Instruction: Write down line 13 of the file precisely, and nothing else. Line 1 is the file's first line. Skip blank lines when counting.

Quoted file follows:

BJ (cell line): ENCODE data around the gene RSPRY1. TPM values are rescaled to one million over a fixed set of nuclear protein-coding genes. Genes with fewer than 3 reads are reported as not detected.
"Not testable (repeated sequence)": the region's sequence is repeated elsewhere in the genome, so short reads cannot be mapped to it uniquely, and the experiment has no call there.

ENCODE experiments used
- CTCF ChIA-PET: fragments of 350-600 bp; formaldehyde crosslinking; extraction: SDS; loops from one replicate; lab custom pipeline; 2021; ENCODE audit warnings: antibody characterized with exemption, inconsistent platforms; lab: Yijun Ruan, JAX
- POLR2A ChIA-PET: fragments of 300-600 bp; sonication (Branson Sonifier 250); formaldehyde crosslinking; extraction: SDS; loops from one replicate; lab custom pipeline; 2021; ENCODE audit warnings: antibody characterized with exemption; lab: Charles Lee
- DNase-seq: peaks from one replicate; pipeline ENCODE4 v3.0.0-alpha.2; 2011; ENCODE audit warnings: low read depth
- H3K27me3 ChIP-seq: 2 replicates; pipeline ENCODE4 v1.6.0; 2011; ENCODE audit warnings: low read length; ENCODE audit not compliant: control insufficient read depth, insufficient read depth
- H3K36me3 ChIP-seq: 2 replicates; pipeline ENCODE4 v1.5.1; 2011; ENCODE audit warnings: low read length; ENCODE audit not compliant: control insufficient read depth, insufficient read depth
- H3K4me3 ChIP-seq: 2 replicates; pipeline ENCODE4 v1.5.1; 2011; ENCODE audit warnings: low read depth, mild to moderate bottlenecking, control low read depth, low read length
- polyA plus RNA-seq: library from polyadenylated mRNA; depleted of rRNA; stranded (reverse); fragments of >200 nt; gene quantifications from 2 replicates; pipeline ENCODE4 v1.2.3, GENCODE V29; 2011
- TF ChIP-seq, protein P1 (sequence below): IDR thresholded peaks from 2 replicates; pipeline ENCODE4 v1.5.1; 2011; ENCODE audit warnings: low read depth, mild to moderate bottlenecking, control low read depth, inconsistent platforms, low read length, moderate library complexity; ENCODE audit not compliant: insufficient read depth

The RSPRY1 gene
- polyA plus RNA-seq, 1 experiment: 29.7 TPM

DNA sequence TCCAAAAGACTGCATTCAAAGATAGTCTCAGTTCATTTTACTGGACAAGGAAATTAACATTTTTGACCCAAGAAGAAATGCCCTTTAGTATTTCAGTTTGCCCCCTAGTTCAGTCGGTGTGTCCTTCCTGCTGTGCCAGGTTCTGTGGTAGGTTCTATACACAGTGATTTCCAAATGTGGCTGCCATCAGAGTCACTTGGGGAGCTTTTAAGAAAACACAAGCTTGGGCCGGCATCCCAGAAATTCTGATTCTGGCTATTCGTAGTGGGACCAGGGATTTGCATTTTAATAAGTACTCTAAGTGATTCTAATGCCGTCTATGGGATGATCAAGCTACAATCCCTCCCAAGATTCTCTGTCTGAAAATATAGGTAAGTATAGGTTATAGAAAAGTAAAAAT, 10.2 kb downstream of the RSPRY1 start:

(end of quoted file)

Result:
- polyA plus RNA-seq, 1 experiment: 29.7 TPM